Once I was confident I was reading the beer’s temperature, if I was still worried the compressor is running too frequently, I’d set a bigger differential.

The other thing to balance is that the freezer isn’t running so long that condensation on the freezer walls becomes a problem.
 

McMullan

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I tried with the probe inside a thermowell sat in glycerol, which isn't that different from water, in respect to hoping naively to flatten out temperature swings in a keezer.

IMG_0417.JPG


It's a QA trick I used to argue against in the workplace, too, ironically. Unless you're storing glycerol in comparable vials in the fridge, what's the point? I found it just amplified the issue (the 'Wimbledon' effect) with my keezer, by promoting more overshooting. I figured we're using the freezer's internal 'ambient' temperature to maintain temperature of beer in a keg and, physics being physics, just monitor/control the keezer's ambient temperature. Sooner or later the beer temperature is going to match the ambient temperature, right? So I dumped the glycerol idea.

IMG_0453.JPG


I found it worked much better. As Beernik says, there are so many variables keezers aren't really comparable enough for generalisations. You'll just have to observe how your keezer behaves. For example, how far does the cooling overshoot the set temp, how long does it take to creep back up to the set temp and go above it? Use the answers to adjust the Inkbird settings. Observe and continue tinkering with the settings until you're happy with it.
 

jseyfert3

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It's a QA trick I used to argue against in the workplace, too, ironically. Unless you're storing glycerol in comparable vials in the fridge, what's the point? I found it just amplified the issue (the 'Wimbledon' effect) with my keezer, by promoting more overshooting. I figured we're using the freezer's internal 'ambient' temperature to maintain temperature of beer in a keg and, physics being physics, just monitor/control the keezer's ambient temperature. Sooner or later the beer temperature is going to match the ambient temperature, right? So I dumped the glycerol idea.
Yes, putting the probe in something with thermal mass decreases cycling by increasing air temp overshooting. There’s no way around that. You can’t decrease cycling without increasing overshooting. That’s just basic physics. So you trade shorter cycles and more stable temps for longer, fewer cycles and a bit more temp swing. The reason this latter is generally preferred is less wear on the compressor from cycling less as well as slightly better efficiency, as heat pumps are more efficient in general running in longer increments rather than shorter ones.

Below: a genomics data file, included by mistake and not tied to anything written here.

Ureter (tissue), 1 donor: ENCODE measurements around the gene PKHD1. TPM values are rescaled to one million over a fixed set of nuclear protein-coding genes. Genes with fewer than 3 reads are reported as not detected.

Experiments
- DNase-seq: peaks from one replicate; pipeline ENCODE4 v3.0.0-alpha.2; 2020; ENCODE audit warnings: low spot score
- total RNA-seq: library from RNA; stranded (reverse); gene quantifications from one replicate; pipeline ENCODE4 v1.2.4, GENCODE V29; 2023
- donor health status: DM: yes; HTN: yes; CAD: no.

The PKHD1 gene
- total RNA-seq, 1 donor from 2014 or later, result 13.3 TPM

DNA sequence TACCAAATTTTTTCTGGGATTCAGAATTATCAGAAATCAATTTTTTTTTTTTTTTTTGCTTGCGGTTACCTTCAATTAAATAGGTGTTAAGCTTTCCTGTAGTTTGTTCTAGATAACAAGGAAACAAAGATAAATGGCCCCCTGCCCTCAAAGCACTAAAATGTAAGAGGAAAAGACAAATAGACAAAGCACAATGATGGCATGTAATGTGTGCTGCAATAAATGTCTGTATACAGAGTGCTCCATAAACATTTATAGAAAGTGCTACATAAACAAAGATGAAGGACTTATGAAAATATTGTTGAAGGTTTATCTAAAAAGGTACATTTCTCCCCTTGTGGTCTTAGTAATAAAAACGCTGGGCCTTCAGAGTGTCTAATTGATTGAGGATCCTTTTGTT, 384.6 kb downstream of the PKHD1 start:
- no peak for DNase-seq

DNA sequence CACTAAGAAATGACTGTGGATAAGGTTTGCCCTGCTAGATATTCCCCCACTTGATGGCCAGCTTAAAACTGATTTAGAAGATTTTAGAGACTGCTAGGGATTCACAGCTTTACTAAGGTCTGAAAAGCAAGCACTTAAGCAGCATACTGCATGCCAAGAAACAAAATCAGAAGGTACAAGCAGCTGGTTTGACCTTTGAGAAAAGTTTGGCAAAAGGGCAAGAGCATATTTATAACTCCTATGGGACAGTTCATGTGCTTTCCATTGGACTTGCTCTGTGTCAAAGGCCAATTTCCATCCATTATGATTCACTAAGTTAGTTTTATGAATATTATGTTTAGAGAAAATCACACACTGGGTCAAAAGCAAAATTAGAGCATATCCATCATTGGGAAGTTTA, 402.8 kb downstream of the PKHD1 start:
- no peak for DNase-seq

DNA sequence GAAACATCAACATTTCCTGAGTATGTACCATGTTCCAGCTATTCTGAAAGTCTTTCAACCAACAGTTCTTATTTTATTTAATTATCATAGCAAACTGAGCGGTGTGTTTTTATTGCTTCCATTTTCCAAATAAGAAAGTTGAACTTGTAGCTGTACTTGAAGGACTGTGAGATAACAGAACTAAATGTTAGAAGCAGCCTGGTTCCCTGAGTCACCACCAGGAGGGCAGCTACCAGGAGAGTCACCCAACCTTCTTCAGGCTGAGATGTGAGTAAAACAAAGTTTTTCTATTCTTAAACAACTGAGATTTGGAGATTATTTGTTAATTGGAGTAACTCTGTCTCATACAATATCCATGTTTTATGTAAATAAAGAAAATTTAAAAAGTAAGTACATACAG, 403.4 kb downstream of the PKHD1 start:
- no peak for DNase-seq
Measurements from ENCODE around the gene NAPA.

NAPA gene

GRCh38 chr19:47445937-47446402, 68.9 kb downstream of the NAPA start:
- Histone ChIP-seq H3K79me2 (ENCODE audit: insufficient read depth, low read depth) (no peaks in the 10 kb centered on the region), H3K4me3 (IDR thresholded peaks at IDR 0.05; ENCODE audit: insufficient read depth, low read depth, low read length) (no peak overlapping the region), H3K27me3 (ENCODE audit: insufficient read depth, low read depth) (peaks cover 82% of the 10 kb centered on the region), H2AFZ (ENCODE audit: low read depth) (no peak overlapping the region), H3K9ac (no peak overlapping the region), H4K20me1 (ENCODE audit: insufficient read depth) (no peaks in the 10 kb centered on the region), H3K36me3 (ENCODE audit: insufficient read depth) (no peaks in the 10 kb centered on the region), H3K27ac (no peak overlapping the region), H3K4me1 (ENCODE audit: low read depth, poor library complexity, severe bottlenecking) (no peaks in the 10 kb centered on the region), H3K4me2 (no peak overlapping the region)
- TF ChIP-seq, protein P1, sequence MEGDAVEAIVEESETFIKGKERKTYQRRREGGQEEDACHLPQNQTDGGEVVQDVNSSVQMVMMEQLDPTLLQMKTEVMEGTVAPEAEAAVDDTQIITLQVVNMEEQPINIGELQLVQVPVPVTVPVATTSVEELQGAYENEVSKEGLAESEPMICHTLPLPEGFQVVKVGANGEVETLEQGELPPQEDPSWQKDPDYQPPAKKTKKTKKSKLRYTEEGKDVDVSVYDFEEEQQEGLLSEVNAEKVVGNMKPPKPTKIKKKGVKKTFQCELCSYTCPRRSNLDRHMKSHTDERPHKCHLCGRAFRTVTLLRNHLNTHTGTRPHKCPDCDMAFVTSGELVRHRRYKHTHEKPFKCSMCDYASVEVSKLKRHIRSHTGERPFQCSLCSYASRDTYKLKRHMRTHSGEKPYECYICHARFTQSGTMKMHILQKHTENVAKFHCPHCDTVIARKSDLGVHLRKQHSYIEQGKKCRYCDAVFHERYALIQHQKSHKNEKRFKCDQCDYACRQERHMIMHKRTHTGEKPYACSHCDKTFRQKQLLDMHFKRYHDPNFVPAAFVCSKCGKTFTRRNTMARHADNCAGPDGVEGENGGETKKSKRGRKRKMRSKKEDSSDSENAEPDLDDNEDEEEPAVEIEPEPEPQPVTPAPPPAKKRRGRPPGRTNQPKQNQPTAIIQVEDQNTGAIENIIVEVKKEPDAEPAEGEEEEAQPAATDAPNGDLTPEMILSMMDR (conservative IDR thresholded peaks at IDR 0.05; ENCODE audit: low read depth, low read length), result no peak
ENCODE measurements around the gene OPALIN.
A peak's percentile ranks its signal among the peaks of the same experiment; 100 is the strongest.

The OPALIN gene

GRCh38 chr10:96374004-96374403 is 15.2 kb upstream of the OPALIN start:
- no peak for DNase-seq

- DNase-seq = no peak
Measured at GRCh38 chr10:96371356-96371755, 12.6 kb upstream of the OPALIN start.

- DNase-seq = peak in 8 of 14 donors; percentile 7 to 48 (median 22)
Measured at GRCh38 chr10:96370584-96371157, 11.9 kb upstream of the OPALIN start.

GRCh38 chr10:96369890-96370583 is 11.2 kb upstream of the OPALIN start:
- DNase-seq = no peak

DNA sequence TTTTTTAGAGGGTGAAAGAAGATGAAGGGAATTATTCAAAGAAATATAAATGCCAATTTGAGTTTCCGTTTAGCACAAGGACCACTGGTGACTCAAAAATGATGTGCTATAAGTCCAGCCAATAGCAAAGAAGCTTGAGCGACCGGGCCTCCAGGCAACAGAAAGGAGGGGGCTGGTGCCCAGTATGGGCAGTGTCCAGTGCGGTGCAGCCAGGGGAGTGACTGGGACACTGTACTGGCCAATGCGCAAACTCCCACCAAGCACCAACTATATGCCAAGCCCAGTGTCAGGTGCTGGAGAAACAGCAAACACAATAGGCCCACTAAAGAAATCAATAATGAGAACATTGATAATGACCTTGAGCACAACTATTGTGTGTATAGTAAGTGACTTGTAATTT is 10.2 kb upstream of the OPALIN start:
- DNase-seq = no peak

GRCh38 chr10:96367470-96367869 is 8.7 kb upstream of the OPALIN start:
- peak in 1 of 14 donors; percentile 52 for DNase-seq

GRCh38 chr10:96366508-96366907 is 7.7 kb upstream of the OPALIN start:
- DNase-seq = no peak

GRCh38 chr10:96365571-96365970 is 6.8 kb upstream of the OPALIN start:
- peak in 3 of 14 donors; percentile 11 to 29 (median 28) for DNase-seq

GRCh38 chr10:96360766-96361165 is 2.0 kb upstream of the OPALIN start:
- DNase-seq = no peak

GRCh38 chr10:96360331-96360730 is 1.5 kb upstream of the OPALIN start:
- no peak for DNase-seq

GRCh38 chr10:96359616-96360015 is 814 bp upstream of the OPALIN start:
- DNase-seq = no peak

Also one thing to note is the temp of the beer itself doesn’t swing nearly as much as the air temp does. So putting the probe in something with thermal mass is better at mimicking the actual temp of the beer itself, which is what matters. For one of the most extreme examples of this, if I recall correctly it was @day_trippr that straps the temp probe to a keg and puts insulation on the outside. The cycle times went to around 4 hours (like half hour on, 3.5 hours off) and the air temps swung by like 20 degrees over the course of a cycle but the temp of the beer in the keg only changed by a couple degrees.
 

McMullan

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Yes, putting the probe in something with thermal mass decreases cycling by increasing air temp overshooting. There’s no way around that. You can’t decrease cycling without increasing overshooting. That’s just basic physics. So you trade shorter cycles and more stable temps for longer, fewer cycles and a bit more temp swing. The reason this latter is generally preferred is less wear on the compressor from cycling less as well as slightly better efficiency, as heat pumps are more efficient in general running in longer increments rather than shorter ones.

Also one thing to note is the temp of the beer itself doesn’t swing nearly as much as the air temp does. So putting the probe in something with thermal mass is better at mimicking the actual temp of the beer itself, which is what matters. For one of the most extreme examples of this, if I recall correctly it was @day_trippr that straps the temp probe to a keg and puts insulation on the outside. The cycle times went to around 4 hours (like half hour on, 3.5 hours off) and the air temps swung by like 20 degrees over the course of a cycle but the temp of the beer in the keg only changed by a couple degrees.
Has anyone got any convincing evidence for 'wear on the compressor' caused by cycling, as opposed to just being on? My fermentation fridge has been on continuously for about 8 years, controlled by an ATC800, and the compressor is fine. For my keezer, which I've insulated very well, with 2 layers of sealed XPS lining the inside of a timber collar and a perfect seal for the refitted lid, I find air temperature inside settles down quite nicely, once the beer is at the set temperature. It cycles more often, but not excessively. I rarely notice it on when I go get a beer. With the probe in glycerol I'd say the freezer appeared to be working a lot harder therefore promoting more wear on the compressor?
 

VikeMan

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Has anyone got any convincing evidence for 'wear on the compressor' caused by cycling, as opposed to just being on?
I don't have the data personally, but any Refrigeration Tech will say that frequent cycling is bad for compressors. It may be urban legend, but if it is, the professionals have bought into it.

I don't know if it's a great analogy, but I look at it like starting a car and letting it idles for an hour, vs. starting it, letting it idle for a minute, shutting it off, and repeating 59 times.
 

McMullan

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I don't have the data personally, but any Refrigeration Tech will say that frequent cycling is bad for compressors. It may be urban legend, but if it is, the professionals have bought into it.

I don't know if it's a great analogy, but I look at it like starting a car and letting it idles for an hour, vs. starting it, letting it idle for a minute, shutting it off, and repeating 59 times.